Tragic Events Underscore Need for
George C. Lee
MCEER offers its sincerest condolences to all who have been victimized by the terrorist attacks of September 11th, 2001. Like our family, friends, colleagues, and fellow citizens, we search for answers in the aftermath of these tragic and unspeakable events. Given the special mission of MCEER as an earthquake engineering research center responsible to the citizens of New York State and this country, we are especially motivated to learn from these events. We must apply lessons learned and focus our research expertise to create ever safer structures and emergency response systems to mitigate against future disasters.
From this tragedy, we should find renewed purpose in our work as members of the disaster mitigation community. We have been leaders in advocating stringent seismic codes and specifications in vulnerable regions of New York State. While many eastern states have only a low to moderate probability of a damaging earthquake, the consequences, should one occur, would be very high. The recent events are a graphic demonstration of the terrible structural, economic, social, and emotional damage that disasters can inflict upon our citizens.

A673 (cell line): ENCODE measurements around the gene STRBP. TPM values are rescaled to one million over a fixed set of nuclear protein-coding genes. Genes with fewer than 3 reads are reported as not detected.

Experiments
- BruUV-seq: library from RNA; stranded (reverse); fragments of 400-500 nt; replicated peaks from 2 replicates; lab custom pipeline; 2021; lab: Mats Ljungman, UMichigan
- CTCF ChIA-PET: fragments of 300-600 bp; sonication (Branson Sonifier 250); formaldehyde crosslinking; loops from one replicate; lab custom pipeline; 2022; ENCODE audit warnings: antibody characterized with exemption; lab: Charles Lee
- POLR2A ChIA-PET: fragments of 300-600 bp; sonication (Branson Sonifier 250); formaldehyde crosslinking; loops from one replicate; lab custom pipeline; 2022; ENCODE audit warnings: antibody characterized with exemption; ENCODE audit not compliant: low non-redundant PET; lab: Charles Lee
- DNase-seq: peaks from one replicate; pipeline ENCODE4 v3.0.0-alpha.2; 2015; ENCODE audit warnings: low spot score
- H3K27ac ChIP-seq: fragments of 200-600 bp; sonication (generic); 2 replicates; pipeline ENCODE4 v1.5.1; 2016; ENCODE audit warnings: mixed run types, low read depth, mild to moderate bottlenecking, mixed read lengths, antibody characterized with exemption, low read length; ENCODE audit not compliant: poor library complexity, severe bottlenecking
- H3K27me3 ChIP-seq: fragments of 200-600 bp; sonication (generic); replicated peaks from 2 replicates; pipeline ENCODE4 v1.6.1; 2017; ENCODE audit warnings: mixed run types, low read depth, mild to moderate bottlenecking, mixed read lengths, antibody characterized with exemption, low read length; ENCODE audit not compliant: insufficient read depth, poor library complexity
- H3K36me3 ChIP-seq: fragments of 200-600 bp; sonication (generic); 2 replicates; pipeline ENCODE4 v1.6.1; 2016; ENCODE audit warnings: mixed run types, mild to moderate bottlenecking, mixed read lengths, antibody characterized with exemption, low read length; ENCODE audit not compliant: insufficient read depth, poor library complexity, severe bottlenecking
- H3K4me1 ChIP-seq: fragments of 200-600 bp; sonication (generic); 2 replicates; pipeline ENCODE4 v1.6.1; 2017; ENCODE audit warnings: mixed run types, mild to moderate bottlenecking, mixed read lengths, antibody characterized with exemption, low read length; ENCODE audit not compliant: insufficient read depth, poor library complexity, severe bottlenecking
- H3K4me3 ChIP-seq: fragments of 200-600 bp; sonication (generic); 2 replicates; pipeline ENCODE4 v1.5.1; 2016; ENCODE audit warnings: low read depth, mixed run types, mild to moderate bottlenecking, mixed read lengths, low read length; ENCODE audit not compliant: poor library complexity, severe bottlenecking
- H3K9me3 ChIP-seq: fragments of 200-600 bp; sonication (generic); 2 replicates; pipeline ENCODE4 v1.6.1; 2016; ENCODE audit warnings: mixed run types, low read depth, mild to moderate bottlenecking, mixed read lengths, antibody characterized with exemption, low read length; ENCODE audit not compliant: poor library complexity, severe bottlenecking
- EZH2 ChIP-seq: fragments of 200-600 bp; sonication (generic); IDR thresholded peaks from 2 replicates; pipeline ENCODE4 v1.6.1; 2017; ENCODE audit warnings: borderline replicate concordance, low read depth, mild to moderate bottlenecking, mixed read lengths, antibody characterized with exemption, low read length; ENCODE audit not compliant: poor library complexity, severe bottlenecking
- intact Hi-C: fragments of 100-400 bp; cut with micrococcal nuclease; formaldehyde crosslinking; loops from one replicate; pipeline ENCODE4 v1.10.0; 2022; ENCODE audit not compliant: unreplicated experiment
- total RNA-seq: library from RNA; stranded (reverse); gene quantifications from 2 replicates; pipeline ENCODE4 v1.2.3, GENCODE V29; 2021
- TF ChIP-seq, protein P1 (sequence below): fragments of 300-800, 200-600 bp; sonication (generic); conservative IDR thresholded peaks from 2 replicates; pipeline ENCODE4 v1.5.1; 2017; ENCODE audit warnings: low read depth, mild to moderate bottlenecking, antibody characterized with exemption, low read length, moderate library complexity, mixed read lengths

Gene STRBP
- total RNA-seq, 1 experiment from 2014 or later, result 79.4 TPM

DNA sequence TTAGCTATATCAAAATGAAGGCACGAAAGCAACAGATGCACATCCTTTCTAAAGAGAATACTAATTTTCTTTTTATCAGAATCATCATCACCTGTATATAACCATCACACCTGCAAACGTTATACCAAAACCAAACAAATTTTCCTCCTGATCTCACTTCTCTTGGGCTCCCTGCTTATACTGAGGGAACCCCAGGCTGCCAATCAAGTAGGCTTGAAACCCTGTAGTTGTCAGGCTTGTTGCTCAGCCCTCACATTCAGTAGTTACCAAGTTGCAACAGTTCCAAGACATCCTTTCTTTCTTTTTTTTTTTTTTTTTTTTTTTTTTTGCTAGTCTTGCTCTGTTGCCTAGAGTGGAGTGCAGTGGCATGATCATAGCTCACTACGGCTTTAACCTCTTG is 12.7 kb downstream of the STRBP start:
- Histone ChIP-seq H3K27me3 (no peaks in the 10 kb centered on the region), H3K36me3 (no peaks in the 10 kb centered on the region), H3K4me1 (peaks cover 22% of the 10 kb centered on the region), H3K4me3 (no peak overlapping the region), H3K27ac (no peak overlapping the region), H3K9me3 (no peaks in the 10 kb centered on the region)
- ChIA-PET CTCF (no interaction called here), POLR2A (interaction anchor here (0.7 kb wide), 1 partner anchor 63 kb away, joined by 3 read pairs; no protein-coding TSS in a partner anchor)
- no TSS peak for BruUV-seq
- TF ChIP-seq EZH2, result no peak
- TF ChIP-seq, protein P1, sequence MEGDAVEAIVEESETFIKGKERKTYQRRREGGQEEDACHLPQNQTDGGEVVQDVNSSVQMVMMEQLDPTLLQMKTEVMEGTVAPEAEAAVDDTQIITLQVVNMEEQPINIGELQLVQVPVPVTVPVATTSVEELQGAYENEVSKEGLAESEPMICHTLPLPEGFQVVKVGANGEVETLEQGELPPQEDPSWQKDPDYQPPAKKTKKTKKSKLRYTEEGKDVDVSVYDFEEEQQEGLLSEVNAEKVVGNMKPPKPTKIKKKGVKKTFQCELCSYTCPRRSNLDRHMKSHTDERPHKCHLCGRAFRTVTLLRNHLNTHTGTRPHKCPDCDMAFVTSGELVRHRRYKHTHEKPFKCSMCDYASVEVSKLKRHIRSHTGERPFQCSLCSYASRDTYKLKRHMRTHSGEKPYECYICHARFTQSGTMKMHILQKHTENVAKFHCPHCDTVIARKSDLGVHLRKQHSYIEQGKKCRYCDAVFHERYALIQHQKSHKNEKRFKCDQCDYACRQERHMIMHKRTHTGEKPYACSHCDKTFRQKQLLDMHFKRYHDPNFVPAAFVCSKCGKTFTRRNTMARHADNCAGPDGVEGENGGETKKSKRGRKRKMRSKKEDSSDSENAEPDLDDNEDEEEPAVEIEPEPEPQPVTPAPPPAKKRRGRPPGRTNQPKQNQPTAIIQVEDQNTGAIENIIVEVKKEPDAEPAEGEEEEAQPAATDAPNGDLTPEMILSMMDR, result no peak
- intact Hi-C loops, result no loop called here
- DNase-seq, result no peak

We now see more clearly than ever that the public infrastructure must remain functional after major disasters. Our efforts focus on earthquakes, but clearly our work to strengthen the disaster resistance of critical facilities such as hospitals, as well as lifeline and transportation networks, has essential usefulness in any type of disaster, natural or otherwise, as does our work in emergency response and recovery. We must continue to contribute our expertise in each of these areas to improve disaster readiness at the local, state, and national levels. Further, we must redouble our outreach efforts to build an educated population. People must be made aware of how they themselves should respond, and how relief agencies will respond when a disaster occurs. Citizens should be empowered to make informed decisions when limited resources of a community must be allocated for many competing purposes.
The events of September 11th, 2001 underscore new threats to public safety, and our efforts take on an even greater dimension. We must identify the relevant lessons from this horrific event, learn from them, and refine our goals. Our multidisciplinary work should strive to make communities not simply more earthquake-resistant, but more disaster-resistant. MCEER researchers must continue to pursue our refined aspirations with even greater resolve, for what we learn from the disasters and earthquakes of today can truly mean the difference between life and death for people tomorrow.
George C. Lee, Director